When you shame a neurodivergent person for oversharing? … you’re shaming us for – quite literally – the way we’re wired, i.e sharing to connect.

 

I can’t “just try harder”, I have executive functioning challenges.

 

Ever been writing copy with a fly buzzing around a window near you? How annoying is that buzzing, yea? How much are you just not able to concentrate on the thing that you’re doing, because all you can focus on is the buzzing?

… imagine that same fly buzzing around.  But it’s buzzing around in your head.  Welcome to my neurodiverse mind, where no amount o’ swatting, or Mortein, or Mr. Miyagi’ing ever gets rid of that fly [nor the buzzing].

For neurodiverse people? It’s never about “trying harder” and always about trying to keep the most important things at the forefront of our brains, whilst simultaneously swatting buzzy flies away.  Like, 24/7.

… Ritalin helps, though [and I take it daily].

 

I’m not “dumb”, I have Dyscalculia.

 

I’m pretty sure this word didn’t exist when I was young, but I wish it did … because it would have explained so much, and had it been properly understood? Some pretty basic accommodations could’a been put in place to ensure that I didn’t walk out of maths feeling the way I almost always felt.

Dumb.

Whilst this word exists now, it was still underlined as being spelt ‘incorrect’ when I typed it into this Google doc, despite being spelt correctly [meaning it’s still not really recognised].

But it’s real.

Dyscalculia is a learning disorder that slows down calculation processes [meaning I basically stand at a counter hoping to God a cashier has figured out the change I am owed properly, because I sure as heck can’t in 0.0005 seconds].  It doesn’t mean calculation processes aren’t possible for those living with Dyscalculia … it just means that we need more time [quite a lot, actually], as well as different remedial tools to help us get there.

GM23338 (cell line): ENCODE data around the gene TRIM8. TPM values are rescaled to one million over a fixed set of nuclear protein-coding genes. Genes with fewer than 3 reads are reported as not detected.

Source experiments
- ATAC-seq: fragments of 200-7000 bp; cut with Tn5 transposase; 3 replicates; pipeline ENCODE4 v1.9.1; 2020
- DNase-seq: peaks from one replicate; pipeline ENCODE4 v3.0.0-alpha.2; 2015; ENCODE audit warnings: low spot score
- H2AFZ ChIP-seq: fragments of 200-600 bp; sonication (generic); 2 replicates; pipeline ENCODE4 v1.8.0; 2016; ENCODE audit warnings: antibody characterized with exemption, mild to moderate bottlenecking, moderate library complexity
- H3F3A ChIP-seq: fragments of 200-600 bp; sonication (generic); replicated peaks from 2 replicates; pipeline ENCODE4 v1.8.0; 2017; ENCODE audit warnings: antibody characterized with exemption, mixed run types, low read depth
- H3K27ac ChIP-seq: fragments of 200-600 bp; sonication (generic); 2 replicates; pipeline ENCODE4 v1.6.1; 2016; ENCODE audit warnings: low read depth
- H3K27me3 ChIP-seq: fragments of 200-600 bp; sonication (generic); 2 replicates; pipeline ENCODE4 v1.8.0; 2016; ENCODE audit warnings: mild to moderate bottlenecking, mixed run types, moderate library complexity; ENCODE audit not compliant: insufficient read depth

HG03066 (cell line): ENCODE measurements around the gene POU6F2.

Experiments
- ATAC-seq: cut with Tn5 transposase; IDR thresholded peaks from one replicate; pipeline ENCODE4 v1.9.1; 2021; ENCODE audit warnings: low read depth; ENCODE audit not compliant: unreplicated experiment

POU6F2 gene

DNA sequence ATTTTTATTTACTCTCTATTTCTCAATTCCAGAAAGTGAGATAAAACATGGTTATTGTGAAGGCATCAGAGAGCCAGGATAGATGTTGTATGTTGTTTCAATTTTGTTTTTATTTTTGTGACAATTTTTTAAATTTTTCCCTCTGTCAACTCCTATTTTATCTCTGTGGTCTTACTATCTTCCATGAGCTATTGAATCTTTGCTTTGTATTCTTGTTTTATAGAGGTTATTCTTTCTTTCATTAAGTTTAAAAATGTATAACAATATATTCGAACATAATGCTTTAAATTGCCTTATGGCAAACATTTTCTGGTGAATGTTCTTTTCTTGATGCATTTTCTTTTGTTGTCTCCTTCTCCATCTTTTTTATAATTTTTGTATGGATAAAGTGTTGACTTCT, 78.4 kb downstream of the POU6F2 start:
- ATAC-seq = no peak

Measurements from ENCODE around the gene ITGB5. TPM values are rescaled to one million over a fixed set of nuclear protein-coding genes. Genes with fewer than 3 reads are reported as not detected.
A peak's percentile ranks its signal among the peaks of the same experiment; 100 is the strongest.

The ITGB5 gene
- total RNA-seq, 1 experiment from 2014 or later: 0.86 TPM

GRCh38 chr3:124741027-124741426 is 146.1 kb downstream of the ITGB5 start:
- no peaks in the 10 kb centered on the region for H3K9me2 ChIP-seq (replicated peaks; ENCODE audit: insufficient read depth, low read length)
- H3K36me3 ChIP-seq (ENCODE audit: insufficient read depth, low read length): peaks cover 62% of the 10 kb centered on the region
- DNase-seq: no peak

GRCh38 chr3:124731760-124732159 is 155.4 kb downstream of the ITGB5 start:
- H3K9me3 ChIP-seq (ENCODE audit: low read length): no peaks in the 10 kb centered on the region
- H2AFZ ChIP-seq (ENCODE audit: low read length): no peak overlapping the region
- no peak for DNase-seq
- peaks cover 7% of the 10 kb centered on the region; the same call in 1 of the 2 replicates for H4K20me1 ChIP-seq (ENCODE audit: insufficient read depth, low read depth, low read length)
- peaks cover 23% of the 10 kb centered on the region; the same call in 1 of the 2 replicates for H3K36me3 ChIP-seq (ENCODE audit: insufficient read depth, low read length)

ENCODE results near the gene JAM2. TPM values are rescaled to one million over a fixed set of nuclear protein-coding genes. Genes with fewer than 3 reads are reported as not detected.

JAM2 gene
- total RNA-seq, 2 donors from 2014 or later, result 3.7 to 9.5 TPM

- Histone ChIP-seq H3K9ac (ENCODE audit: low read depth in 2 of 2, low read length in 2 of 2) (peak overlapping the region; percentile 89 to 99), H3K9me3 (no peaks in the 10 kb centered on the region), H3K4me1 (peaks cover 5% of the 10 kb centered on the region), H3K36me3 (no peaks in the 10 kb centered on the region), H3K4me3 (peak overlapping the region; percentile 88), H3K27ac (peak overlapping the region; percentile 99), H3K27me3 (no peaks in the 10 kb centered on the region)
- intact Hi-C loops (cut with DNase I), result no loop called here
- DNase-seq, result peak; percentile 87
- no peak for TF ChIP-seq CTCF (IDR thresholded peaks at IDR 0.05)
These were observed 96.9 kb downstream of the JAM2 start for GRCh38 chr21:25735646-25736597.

In the early days of TDP? I remember a point where we were about to engage accounting support for the business, and the person we were looking to engage ended up turning their back to me throughout most of that first meeting [they’d figured out that my business partner was able to grasp the concepts they were presenting quicker than I was, and so I subsequently became pretty “redundant” in that meeting … and for the remainder of that working relationship, actually].

The impacts of this? Finances ended up not being “allowed” to be my responsibility: at all.  

When my business partnership ended, finances obviously became my area because it was now [solely] my business.  I had – by that time – begun working with a neuroaffirmative accountant, who presented information to me in a way that I understood … and I subsequently took TDP from being an unprofitable/mostly-in-debt business, to a multi-million dollar agency.

I’m not “dumb”, I just have Dyscalculia … and I need mathematical/finance’y information presented to me in a really accessible and inclusive way.

When I have that? … I can actually make it “rain”, if you let me just be little-ol’-neurodiverse-me. #WhoDaThunkIt

 

I’m not “rogue”, I’m a visionary.

 

I regret this one, big time … but I let myself be called “rogue Clonan” at TDP, because it was always said with so much love [and I ended up adopting this exact phrase to describe myself to my team, regularly].